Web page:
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Orion GNC Mitigation Efforts for Van Allen RadiationThe Orion Crew Module (CM) is NASA's next generation manned space vehicle, scheduled to return humans to lunar orbit in the coming decade. The Orion avionics and GN&C architectures have progressed through a number of project phases and are nearing completion of a major milestone. The first unmanned test mission, dubbed "Exploration Flight Test One" (EFT-1) is scheduled to launch from NASA Kennedy Space Center late next year and provides the first integrated test of all the vehicle systems, avionics and software. The EFT-1 mission will be an unmanned test flight that includes a high speed re-entry from an elliptical orbit, which will be launched on an expendable launch vehicle (ELV). The ELV will place CM and the ELV upper stage into a low Earth orbit (LEO) for one revolution. After the first LEO, the ELV upper stage will re-ignite and place the combined upper stage/CM into an elliptical orbit whose perigee results in a high energy entry to test CM response in a relatively high velocity, high heating environment. While not producing entry velocities as high as those experienced in returning from a lunar orbit, the trajectory was chosen to provide higher stresses on the thermal protection and guided entry systems, as compared against a lower energy LEO entry. However the required entry geometry with constraints on inclination and landing site result in a trajectory that lingers for many hours in the Van Allen radiation belts. This exposes the vehicle and avionics to much higher levels of high energy proton radiation than a typical LEO or lunar trajectory would encounter. As a result, Van Allen radiation poses a significant risk to the Orion avionics system, and particularly the Flight Control Module (FCM) computers that house the GN&C flight software. The measures taken by the Orion GN&C, Flight Software and Avionics teams to mitigate the risks associated with the Van Allen radiation on EFT-1 are covered in the paper. Background on the Orion avionics subsystem is provided, as well as an overview of the GN&C software architecture. The measures taken to handle radiation induced failure of the one or both of the FCM's are presented, and finally simulation and actual hardware-in-the-loop (HWIL) results are shown confirming the validity of the implementation. The paper presents an overview of the Orion avionics architecture describing the GNC sensors, onboard data network as well as the flight control computers and their planned restart capabilities. GN&C sensors include two Orion Inertial Measurement Units (OIMU's), a Vision Processing Unit (VPU) to process camera images, three barometric altimeters and a single GPS receiver. All of the sensors communicate to one of two Power and Data Units (PDU's). The PDU's multiplex analog and serial data from the sensors and write the data to the Orion Data Network (ODN). The OIMU s write measurement messages directly as onto the ODN, but they are routed through PDU network switches.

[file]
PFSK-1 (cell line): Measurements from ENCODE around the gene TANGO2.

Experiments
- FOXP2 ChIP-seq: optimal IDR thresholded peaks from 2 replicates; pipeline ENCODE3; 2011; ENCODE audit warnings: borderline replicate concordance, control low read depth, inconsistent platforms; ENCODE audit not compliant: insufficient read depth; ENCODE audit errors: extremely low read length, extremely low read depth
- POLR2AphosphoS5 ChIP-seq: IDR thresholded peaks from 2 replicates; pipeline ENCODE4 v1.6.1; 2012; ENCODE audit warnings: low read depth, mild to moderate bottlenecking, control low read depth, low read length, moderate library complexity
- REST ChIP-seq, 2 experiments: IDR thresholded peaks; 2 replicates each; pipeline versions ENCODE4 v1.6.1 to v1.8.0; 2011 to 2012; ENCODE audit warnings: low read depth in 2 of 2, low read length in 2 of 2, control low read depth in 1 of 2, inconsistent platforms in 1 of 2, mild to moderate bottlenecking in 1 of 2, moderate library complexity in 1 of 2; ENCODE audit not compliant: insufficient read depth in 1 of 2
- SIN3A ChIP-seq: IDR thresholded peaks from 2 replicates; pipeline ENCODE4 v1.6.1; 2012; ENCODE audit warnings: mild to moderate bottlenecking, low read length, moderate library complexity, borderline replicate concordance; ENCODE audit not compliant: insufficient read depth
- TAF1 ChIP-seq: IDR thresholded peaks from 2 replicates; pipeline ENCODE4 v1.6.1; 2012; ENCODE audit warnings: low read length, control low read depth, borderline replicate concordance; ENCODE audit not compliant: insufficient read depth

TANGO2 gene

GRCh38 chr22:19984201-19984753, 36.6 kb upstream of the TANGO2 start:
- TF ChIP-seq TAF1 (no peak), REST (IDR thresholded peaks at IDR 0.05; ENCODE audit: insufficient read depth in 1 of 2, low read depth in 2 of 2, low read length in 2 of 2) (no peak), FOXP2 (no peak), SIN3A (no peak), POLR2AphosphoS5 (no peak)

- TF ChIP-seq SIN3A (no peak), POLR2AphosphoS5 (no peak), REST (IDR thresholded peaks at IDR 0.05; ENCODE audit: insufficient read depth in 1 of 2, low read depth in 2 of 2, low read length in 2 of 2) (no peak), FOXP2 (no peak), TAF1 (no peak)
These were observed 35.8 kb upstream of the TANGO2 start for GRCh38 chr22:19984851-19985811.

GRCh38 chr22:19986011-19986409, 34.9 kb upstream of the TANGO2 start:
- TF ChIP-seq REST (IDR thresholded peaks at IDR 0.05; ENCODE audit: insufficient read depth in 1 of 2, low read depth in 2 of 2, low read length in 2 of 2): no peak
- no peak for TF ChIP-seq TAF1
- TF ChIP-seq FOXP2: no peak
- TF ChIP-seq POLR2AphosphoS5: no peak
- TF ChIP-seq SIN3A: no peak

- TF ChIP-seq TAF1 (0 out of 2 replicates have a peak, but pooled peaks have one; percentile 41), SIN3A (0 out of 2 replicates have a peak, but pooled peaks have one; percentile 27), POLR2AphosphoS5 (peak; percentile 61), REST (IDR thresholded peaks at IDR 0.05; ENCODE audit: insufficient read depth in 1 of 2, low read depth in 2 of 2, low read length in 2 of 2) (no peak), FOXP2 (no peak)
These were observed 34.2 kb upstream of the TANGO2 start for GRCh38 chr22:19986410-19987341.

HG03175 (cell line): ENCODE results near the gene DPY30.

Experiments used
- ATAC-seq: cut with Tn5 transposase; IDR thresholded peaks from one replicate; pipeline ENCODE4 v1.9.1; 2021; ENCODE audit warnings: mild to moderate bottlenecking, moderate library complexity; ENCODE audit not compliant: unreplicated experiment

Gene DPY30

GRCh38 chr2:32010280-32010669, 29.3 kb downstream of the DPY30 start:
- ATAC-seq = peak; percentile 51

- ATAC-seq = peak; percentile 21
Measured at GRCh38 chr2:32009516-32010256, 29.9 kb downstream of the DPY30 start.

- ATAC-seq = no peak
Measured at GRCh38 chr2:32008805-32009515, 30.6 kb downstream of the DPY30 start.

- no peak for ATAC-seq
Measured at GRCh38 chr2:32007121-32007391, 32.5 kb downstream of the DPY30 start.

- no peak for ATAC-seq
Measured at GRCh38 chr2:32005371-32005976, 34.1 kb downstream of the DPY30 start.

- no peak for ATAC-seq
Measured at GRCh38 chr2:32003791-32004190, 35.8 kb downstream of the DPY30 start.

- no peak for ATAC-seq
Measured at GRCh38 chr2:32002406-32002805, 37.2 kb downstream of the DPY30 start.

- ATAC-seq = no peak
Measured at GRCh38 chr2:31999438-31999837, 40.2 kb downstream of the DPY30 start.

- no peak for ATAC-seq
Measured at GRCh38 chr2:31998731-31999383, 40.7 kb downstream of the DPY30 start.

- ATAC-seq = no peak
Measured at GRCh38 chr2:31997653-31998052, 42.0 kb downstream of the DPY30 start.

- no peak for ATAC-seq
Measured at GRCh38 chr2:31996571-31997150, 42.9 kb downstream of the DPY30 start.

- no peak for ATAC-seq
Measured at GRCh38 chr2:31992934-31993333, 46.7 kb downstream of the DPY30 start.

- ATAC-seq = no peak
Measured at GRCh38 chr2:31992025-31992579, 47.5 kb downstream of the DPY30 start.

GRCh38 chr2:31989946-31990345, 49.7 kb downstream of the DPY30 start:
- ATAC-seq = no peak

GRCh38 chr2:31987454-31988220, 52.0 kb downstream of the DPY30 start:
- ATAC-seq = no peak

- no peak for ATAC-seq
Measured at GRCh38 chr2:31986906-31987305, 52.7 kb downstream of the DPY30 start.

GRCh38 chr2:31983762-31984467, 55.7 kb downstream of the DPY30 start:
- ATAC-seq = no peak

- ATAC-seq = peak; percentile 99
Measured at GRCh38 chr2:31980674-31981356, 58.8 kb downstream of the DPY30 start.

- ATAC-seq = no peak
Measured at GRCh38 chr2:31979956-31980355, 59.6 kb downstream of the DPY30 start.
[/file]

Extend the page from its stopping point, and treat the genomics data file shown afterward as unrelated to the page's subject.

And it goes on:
Document ID
20130008930
Document Type
Conference Paper
Authors
King, Ellis T. (Draper (Charles Stark) Lab., Inc. Houston, TX, United States)
Jackson, Mark (Draper (Charles Stark) Lab., Inc. Houston, TX, United States)
Date Acquired
August 27, 2013
Publication Date
January 1, 2013
Subject Category
Spacecraft Instrumentation and Astrionics
Report/Patent Number
JSC-CN-27903
Meeting Information
AIAA GN and C Conference 2013(Boston, MA)
Distribution Limits
Public
Copyright
Public Use Permitted.

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